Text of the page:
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Is it worth waiting

hello friends, 

i went to Chelsea flower show and smelled a rose. City of York bred and sold by Peter Beales. It was advertised as very fragrant, and it did smell lovely. I ordered one and is happy in my garden. Unfortunately, there is no smell. Peter Beales tell me that it can take 3 to five years for a rose to establish and increase its perfume. They can smell the perfume on the ones in the nursery,  But some can't, maybe it's my nose. I am to keep fingers crossed. Has anyone found their roses without perfume develop in perfume as time goes on.  They hope my patience is rewarded.

the question is Should I ditch it

Many thanks for your thoughts.



  • Torg22Torg22 Posts: 302

    Why would you ditch it?! Slighly off topic but we visited Peter Beales nursery a few weeks back. If you have not been and up in Norfolk its worth a visit.. lovely place.

  • Pete.8Pete.8 Posts: 10,330

    There was a thread about a week ago on exactly this subject.
    I tried to search threads, but I'm unable to sort the threads by date, so cannot find it.

    Hopefully someone will point you in the right direction

    Knowledge is knowing that a tomato is a fruit.
    Wisdom is not putting it in a fruit salad.
  • Hi Torg22

    i grow roses for their perfume. I would not buy a rose without it. Please

    have you found that roses develop  perfume.

  • Thank you Pete,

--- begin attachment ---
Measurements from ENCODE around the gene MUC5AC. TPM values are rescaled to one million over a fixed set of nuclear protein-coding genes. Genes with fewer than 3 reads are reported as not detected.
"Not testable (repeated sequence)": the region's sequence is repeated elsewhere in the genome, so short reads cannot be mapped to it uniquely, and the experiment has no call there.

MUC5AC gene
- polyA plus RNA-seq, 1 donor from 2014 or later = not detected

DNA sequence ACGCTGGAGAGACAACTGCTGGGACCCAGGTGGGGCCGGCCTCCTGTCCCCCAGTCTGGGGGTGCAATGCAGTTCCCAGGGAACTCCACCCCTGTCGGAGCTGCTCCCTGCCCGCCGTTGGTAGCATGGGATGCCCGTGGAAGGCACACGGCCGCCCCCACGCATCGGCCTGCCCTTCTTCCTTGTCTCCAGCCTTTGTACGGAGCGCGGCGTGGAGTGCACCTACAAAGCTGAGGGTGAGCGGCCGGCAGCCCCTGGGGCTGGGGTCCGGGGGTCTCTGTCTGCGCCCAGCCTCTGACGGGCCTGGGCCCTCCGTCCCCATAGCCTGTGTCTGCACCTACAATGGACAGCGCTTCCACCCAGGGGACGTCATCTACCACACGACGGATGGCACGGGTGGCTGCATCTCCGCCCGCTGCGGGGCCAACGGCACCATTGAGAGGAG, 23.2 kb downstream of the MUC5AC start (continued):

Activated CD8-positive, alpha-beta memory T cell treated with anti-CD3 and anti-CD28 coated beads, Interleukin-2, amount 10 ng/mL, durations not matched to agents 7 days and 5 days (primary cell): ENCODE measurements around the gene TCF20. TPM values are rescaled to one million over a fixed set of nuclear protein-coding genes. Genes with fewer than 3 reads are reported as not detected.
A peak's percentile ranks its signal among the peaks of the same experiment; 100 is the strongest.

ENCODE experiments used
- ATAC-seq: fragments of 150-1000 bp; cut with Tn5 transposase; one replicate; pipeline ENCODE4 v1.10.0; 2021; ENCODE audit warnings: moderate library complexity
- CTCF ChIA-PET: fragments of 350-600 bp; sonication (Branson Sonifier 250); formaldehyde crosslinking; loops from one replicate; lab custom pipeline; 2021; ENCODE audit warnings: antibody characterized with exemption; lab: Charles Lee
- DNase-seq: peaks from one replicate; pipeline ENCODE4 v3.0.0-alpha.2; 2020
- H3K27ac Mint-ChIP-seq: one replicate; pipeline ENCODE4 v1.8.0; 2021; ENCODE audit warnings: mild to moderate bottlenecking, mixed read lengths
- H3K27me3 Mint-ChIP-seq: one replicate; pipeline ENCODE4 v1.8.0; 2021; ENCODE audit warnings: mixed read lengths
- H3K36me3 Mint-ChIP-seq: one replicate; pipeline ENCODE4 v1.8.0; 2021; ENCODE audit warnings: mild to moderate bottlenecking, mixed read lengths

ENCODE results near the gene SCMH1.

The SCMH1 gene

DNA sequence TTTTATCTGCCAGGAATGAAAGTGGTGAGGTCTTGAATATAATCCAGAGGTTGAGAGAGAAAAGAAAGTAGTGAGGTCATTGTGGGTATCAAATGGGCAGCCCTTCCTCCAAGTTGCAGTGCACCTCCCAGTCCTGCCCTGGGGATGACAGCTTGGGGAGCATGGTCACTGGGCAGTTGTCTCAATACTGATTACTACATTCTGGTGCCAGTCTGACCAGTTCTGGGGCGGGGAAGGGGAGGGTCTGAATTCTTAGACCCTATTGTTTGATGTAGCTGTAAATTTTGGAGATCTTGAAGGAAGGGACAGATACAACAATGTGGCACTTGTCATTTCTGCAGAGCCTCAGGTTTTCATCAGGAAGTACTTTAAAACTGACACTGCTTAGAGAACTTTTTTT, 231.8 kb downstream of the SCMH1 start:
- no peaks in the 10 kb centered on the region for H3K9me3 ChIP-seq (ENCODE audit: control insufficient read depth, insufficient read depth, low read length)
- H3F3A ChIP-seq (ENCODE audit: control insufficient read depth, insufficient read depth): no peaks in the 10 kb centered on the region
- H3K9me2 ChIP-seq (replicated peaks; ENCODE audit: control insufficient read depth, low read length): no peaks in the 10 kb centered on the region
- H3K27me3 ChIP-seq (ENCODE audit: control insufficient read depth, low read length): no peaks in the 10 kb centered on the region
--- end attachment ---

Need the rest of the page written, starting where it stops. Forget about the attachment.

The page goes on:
maybe someone will see the post and help me out.

  • nutcutletnutcutlet Posts: 27,166

    does it look right? are you sure you've got the right rose?

    Logic says it's very unlikely that when a scented rose flowers the first time it will not be scented. 

    In the sticks near Peterborough
  • Pete.8Pete.8 Posts: 10,330

    I have a group of Falstaff roses and I do find that sometimes they smell outstandingly strong and other times I can barely notice the scent.
    Below my bedroom window is a big star jasmine, on a warm still summer's evening the scent is overpowering and frankly too much. Other times I can hardly notice it.
    I think it's got a lot to do with temperature and conditions.
    Assuming the rose is what you think it is, I've no doubt the scent will come.
    I'm no chemist, but the scent comes from volatile oils in the flower, the warmer it is the faster the oils evaporate giving a stronger scent - a bit like warming a good cognac before enjoying image

    Knowledge is knowing that a tomato is a fruit.
    Wisdom is not putting it in a fruit salad.
  • Hi nutcutlet,

    it grows like and looks like City of York and it was purchased from the breeder, so yes I think it is.

    such a pity.

    Pete 8. I Will have a large cognac and give it one last feed. 

  • DovefromaboveDovefromabove Posts: 83,998

    I agree with Pete ... it depends a great deal on temperature and conditions.  

    Gardening in Central Norfolk on improved gritty moraine over chalk ... free-draining.

  • The user and all related content has been deleted.
  • OK guys, you have convinced me, I will nurture it for another season. The only thing worrying me is that the Rose next to it is highly fragrant and they were planted at the same time.

    many thanks for your imput. Val x

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